That would mean no selling new names and no accepting inbound transfers — a growth death sentence in the affected TLDs.
In the case of .info, in which Go Daddy has a 45% market share, it would only take the top four registrars to sign up to the 2013 RAA before the clock started ticking for the others.
However, this 67% rule would only kick in for Afilias and Neustar if Public Interest Registry and Verisign also voluntarily agree to the same rules for their .org, .com and .net gTLDs.
It’s a pretty aggressive move by ICANN to push the 2013 RAA onto registrars via its contracts with registries, but not the first.
In the separately proposed base New gTLD Registry Agreement, expected to be finalized in the next few weeks, registrars can only sell new gTLD domains if they’re on the 2013 RAA.
Other changes to the .biz and .info contracts include giving the registries the ability to block certain domains from registration to deal with security threats. Registries have been doing this since Conficker, but now they’ll be explicitly allowed to under their contracts.
They’ll also now be subject to the same emergency back-end transition provisions as new gTLDs, in the event of a catastrophic failure.
Both companies will also get to keep their ability to raise registry fees by 10% a year.
Presumably, given that the US Department of Commerce is not party to the .biz and .info deals, neither registry will get the same nasty surprise that Verisign got last year when Commerce froze its prices.
The previous contracts actually expired last December but were extended for six months due to ICANN’s focus on new gTLDs and the fact that it wanted to bring both agreements closer to the new gTLD contract.
Four new gTLD applications have been withdrawn so far this week, including the first to come from .info operator Afilias.
Afilias has pulled its bid for .mail — the second applicant to do so — due to the number of competitors for the string.
A spokesperson said in an email:
The company felt there were simply too many groups in contention for this domain and we’d rather focus our energy supporting and helping to grow the .POST domain, for which we are the [technical services provider].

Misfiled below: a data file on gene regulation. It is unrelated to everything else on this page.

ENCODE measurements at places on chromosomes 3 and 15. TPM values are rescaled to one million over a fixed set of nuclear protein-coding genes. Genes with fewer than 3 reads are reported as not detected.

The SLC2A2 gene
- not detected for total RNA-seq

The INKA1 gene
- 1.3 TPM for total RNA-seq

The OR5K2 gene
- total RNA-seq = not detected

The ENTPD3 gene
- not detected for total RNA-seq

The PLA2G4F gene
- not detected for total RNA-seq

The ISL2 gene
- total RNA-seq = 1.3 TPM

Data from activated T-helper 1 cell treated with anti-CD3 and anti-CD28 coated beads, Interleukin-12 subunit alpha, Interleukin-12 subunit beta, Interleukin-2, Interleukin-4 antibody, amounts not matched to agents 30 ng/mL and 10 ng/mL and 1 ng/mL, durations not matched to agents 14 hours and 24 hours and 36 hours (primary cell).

There are now five applicants competing for the string, including Google, Amazon and Donuts, but they’re all facing objections from the United States Postal Service and the Universal Postal Union, which runs .post.
Elsewhere this week, Directi has ended its bid for .movie, a contention set with seven other bidders.
The company declined to comment on the reasons for the withdrawal, so we probably can’t entirely rule out some kind of partnership with one or more other applicants.
Today we’ve also seen the withdrawal of applications for .ltd and .inc, both belonging to a Dutch company called C.V. TLDcare. I don’t know much about these guys, other than it used OpenRegistry as its technical partner and that .inc and .ltd were its only two applications.
Interesting fact: not a single “corporate identifier” application (.llp, .corp, .ltd, .inc, .llc) has passed Initial Evaluation yet, but seven applications have been withdrawn.
It’s a controversial category, with many US state attorneys general very unhappy about any of these strings being delegated without safeguards.
The latest four withdrawals bring the total to 63.
Afilias says a new anti-abuse policy is responsible for .info losing almost a million domains in 2012.
The .info space ended the year down 914,310 domains, an 11% decline on 2011, the biggest gTLD shrinkage in actual domain terms and second only to .tel in percentage terms, according to DI’s TLD Health Check.
The TLD ended the year with 7,402,557 domains under management, still the runaway leader of “new” gTLDs in terms of total domains.
An Afilias spokesperson blamed the DUM decline on a crackdown on abusive domain use, which impacted sales. He said in a statement:
To fight the growing scourges of spam, phishing and other Internet problems, .INFO established an industry-leading anti-abuse policy and began aggressively working with its registrar partners to take down any and all sites that violated the policy, regardless of the sales impact. This approach reinforces .INFOs strong foundation of great sites and enhances the reputation of .INFO as the ‘home of information on the Web’.
Historically, .info was favored by bad actors due to the low cost of registrations. At some points over the last ten years, it’s even been possible to register a .info domain for free.
Afilias’ crackdown affected .pro too, as then-president Karim Jiwani told us in January, but .pro managed to double in size anyway, due to new registrar partners and lower prices.
Of the 18 gTLDs tracked by TLD Health Check, only .name, .tel and .travel also suffered significant declines in domains under management in 2012.